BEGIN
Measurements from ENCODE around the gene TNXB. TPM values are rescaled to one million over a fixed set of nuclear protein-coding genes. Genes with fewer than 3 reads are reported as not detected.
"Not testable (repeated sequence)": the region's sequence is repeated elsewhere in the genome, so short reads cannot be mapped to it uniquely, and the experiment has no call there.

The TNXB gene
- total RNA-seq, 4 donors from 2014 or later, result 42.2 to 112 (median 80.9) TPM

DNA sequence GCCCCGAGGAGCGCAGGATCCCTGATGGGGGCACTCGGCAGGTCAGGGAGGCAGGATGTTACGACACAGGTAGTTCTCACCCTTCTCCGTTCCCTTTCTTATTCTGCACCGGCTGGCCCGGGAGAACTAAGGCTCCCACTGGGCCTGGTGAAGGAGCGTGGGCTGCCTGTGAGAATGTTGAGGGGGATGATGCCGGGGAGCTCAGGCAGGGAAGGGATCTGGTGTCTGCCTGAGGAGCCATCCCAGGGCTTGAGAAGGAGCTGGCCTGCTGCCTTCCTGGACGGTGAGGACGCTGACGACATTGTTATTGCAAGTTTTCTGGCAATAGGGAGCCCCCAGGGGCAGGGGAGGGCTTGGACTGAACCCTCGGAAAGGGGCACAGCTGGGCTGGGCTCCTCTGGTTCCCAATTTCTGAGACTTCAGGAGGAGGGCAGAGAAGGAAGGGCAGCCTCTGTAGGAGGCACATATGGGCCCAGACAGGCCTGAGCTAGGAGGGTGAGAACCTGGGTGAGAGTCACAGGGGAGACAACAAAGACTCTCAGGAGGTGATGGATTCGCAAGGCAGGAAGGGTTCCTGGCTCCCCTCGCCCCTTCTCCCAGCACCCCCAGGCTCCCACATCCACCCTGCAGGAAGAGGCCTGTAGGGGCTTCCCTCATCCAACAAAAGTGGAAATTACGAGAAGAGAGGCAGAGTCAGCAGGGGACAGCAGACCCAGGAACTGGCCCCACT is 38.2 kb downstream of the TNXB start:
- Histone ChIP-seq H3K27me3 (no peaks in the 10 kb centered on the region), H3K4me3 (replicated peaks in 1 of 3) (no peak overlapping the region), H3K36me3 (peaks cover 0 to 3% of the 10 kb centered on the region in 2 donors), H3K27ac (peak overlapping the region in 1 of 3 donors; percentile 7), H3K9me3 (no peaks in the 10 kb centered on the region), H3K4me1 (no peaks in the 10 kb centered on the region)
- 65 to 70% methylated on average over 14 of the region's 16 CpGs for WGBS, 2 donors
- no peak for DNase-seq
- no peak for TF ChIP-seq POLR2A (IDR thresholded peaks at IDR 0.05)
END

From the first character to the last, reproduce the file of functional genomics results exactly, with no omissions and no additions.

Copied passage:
Measurements from ENCODE around the gene TNXB. TPM values are rescaled to one million over a fixed set of nuclear protein-coding genes. Genes with fewer than 3 reads are reported as not detected.
"Not testable (repeated sequence)": the region's sequence is repeated elsewhere in the genome, so short reads cannot be mapped to it uniquely, and the experiment has no call there.

The TNXB gene
- total RNA-seq, 4 donors from 2014 or later, result 42.2 to 112 (median 80.9) TPM

DNA sequence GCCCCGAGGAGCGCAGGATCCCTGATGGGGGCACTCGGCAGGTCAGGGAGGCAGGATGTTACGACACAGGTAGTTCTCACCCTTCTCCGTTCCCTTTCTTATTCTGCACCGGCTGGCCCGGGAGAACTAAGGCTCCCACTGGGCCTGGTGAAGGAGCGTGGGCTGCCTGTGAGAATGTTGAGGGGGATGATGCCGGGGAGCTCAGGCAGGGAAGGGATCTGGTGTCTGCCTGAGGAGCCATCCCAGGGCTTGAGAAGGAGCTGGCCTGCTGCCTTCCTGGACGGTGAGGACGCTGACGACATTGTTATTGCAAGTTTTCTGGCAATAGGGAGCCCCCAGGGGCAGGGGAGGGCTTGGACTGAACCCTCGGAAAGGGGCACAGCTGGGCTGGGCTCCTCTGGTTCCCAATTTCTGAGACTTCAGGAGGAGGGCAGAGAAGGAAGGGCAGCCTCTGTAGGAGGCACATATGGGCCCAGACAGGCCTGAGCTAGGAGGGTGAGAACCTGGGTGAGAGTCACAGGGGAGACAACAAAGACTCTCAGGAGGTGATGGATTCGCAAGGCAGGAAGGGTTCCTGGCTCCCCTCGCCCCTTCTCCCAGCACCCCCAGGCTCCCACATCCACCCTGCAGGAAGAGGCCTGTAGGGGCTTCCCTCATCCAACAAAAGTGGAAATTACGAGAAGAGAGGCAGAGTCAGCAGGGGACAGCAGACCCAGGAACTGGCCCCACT is 38.2 kb downstream of the TNXB start:
- Histone ChIP-seq H3K27me3 (no peaks in the 10 kb centered on the region), H3K4me3 (replicated peaks in 1 of 3) (no peak overlapping the region), H3K36me3 (peaks cover 0 to 3% of the 10 kb centered on the region in 2 donors), H3K27ac (peak overlapping the region in 1 of 3 donors; percentile 7), H3K9me3 (no peaks in the 10 kb centered on the region), H3K4me1 (no peaks in the 10 kb centered on the region)
- 65 to 70% methylated on average over 14 of the region's 16 CpGs for WGBS, 2 donors
- no peak for DNase-seq
- no peak for TF ChIP-seq POLR2A (IDR thresholded peaks at IDR 0.05)